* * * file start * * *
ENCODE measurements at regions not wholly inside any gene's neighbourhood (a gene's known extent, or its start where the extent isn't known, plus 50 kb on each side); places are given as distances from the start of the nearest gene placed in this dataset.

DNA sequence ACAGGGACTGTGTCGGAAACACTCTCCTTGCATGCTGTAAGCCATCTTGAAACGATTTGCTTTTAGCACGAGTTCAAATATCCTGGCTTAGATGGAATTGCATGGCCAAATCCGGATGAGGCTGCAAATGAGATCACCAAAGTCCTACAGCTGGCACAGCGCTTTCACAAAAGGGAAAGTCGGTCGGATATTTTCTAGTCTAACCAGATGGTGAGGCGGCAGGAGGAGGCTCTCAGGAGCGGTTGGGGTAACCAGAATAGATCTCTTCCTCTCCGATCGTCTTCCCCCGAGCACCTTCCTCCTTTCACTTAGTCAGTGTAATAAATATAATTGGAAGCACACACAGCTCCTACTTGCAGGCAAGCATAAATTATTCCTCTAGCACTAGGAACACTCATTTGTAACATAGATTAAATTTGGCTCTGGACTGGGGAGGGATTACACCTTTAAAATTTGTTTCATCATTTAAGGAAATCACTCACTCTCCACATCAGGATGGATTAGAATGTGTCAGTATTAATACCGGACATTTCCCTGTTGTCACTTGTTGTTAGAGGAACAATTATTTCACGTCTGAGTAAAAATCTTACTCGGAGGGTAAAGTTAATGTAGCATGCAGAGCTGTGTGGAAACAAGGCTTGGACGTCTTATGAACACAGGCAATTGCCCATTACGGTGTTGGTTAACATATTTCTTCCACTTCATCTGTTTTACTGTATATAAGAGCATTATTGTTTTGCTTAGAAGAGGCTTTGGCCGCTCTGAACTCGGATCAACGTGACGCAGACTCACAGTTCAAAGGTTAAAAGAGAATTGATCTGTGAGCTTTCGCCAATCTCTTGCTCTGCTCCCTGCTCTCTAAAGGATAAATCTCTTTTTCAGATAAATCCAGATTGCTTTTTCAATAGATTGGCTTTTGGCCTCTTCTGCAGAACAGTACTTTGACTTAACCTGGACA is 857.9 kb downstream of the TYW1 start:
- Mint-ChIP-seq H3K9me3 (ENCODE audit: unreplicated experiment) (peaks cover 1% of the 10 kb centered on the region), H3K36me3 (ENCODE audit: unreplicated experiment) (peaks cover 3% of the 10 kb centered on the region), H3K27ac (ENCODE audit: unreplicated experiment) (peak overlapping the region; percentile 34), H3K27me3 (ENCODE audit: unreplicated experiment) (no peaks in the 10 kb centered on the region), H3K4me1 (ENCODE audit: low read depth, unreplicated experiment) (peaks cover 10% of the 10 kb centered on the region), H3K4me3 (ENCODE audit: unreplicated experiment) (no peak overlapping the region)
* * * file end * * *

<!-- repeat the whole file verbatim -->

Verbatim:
ENCODE measurements at regions not wholly inside any gene's neighbourhood (a gene's known extent, or its start where the extent isn't known, plus 50 kb on each side); places are given as distances from the start of the nearest gene placed in this dataset.

DNA sequence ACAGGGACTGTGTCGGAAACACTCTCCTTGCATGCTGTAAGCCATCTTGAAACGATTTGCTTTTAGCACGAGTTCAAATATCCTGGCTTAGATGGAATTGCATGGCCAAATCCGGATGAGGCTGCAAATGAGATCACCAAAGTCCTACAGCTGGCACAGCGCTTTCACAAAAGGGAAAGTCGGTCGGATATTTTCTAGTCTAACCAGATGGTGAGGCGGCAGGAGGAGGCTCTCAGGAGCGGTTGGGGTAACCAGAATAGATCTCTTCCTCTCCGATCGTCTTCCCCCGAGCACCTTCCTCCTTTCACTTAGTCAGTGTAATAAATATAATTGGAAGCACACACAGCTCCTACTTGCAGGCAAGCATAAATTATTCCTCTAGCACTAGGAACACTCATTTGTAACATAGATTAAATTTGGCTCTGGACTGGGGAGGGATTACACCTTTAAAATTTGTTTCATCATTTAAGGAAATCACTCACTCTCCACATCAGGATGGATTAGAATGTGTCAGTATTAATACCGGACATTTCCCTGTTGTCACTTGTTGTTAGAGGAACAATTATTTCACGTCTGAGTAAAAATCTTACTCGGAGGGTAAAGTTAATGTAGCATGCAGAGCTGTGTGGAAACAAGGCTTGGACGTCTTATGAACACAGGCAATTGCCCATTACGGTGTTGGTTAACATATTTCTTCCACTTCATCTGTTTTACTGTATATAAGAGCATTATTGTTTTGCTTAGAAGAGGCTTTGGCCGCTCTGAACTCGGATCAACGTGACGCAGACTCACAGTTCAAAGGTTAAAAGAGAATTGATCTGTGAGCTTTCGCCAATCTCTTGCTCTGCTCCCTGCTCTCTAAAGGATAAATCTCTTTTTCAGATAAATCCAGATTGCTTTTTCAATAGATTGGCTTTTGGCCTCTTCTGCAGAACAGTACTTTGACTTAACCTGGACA is 857.9 kb downstream of the TYW1 start:
- Mint-ChIP-seq H3K9me3 (ENCODE audit: unreplicated experiment) (peaks cover 1% of the 10 kb centered on the region), H3K36me3 (ENCODE audit: unreplicated experiment) (peaks cover 3% of the 10 kb centered on the region), H3K27ac (ENCODE audit: unreplicated experiment) (peak overlapping the region; percentile 34), H3K27me3 (ENCODE audit: unreplicated experiment) (no peaks in the 10 kb centered on the region), H3K4me1 (ENCODE audit: low read depth, unreplicated experiment) (peaks cover 10% of the 10 kb centered on the region), H3K4me3 (ENCODE audit: unreplicated experiment) (no peak overlapping the region)